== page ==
Creating a Github publishing workflow
Lord of the Files: How GitHub Tamed Free Software (And More) was an article first published in Wired in February of 2012. It was an interesting article about a company which work I value enough to pay for the service.
The article itself wasn't what caught my attention. It was the Github repository that Wired created to go with the article. Their experience highlights a big potential of technology for the publishing process: It makes collaboration at all stages of the process easier. While researching this idea I came across this blog post
All this made me think about how Github develops their documentation and if we can use a similar process to a normal publishing development workflow.
The idea starts with public repositories but it should work the same for private repositories and Github Enterprise repositories.
This workflow expects a basic level of familiarity with Github and the following
- All participants should understand how handle Github repositories, how to commit files (both initial commit and update) to their repositories and how to create pull requests
- Project editors should also know how to handle pull requests and how to handle conflict merges
- Project leaders should be Github power users or, at the very least, know where to get help
All the skill requirements listed above can be handled through training and support either in-house or from Github.
The outline below shows the workflow from both a Github and content perspectives.
Setting up the project #
In the first stages we create the repository in Github and add the content to it. Ideally this initial process would be done by the same person.
Instructions for creating Github repositories are located in the Github help article: https://help.github.com/articles/create-a-repo/
Individual contributors fork and clone the project #
For the project to be useful each individual contributor to the project has to have his/her own copy of the project where to make changes without disrupting the master copy. Different contributors may make different changes to the same file and that's where pull requests (discussed in more details below) come in handy.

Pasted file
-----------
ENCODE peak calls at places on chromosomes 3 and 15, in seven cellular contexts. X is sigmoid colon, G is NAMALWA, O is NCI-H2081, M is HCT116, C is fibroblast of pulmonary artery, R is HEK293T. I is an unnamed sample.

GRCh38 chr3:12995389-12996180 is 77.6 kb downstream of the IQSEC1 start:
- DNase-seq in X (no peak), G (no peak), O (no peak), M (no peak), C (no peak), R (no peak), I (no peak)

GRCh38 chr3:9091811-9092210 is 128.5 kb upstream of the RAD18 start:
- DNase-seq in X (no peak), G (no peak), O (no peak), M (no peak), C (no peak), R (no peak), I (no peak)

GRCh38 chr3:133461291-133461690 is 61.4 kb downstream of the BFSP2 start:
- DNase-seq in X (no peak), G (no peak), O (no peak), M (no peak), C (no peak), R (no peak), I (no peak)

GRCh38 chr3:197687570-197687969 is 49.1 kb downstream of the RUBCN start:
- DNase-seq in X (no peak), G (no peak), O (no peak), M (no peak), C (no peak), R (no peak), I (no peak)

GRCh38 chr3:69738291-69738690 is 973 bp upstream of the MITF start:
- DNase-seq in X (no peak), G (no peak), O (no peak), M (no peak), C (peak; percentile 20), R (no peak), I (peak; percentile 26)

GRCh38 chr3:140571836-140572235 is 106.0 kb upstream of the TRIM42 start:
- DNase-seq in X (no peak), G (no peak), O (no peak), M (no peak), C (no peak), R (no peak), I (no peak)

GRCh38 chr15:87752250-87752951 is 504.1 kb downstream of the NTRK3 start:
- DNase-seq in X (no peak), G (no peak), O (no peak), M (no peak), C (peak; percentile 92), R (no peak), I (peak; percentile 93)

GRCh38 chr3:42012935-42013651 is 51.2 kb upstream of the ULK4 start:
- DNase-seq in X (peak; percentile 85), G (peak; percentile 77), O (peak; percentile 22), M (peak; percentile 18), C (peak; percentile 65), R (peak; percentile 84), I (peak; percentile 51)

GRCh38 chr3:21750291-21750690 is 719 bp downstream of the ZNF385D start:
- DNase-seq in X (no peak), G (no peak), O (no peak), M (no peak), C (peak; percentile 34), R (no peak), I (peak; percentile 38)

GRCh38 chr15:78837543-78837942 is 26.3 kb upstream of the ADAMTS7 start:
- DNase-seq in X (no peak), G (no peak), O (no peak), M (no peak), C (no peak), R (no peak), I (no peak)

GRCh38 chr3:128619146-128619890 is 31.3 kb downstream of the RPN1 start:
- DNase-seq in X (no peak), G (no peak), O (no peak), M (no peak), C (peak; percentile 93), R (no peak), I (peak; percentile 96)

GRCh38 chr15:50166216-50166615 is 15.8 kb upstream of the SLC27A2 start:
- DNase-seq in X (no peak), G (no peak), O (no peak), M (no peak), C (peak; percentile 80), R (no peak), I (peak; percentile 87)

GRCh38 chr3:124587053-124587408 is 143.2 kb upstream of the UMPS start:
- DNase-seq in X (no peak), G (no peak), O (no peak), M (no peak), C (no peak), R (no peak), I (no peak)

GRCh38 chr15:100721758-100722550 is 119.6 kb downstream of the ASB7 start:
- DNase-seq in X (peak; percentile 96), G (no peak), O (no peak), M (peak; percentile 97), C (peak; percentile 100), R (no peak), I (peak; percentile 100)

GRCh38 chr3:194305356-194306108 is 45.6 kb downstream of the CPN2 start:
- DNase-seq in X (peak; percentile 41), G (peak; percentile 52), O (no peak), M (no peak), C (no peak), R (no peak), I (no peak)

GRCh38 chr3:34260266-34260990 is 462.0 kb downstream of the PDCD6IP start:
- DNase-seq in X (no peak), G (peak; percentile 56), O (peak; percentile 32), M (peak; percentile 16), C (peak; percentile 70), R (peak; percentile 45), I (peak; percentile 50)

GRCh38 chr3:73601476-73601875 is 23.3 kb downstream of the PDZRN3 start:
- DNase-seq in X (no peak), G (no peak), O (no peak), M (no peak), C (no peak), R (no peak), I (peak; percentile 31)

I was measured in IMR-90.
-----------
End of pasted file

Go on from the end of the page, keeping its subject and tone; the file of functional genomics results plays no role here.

Forking and cloning are explained in more detail in this Github Help article
Edit your local copy #
One of the advantages of this model is that you're making changes to your local copy, not the master repository. If you are not happy with the changes and they are to extensive to undo manually you can always delete your working copy and clone yor repository again. In more extreme cases you can delete your fork of the project in Github and fork it again. This will get you a brand new copy of the project at the cost of loosing any changes you made since the fork was created.
Create a pull request for discussion and edit the content as needed #
Pull requests allow users to tell each other about changes in the their copy of the repository against the repository the local copy was forked from.
Pull creation requests are described in this Github Help article
If you want specific people's attention you can add their username with a
@ before the user name. if the username is gandalf, you can include them in the conversation using
Discuss the content #
In addition to the initial pull request notification, the discussions in a Pull request provide notification of:
- Comments left on the pull request itself.
- Additional commits/edits pushed to the pull request's branch.
The request can be left open until everyone agrees it's completed or until the project lead closes it as complete.
Continue working on the project #
Depending on the the existing workflow the Github-based authoring process can be added as an additional step or hooks can be added to Github to further process the content before final publication.
Github followed this technique by adding hooks that transfer the edited content to an external Ruby on Rails application that served the content.
If you are serving your content from gh-pages (Github's provided project websites) you can serve the content from the master repository
Things to research further #
Do we need to create branches for the proposed edits? Github and most Git good practices strongly suggest the use of topic branches but I don't see them being absolutely necessary for publishing.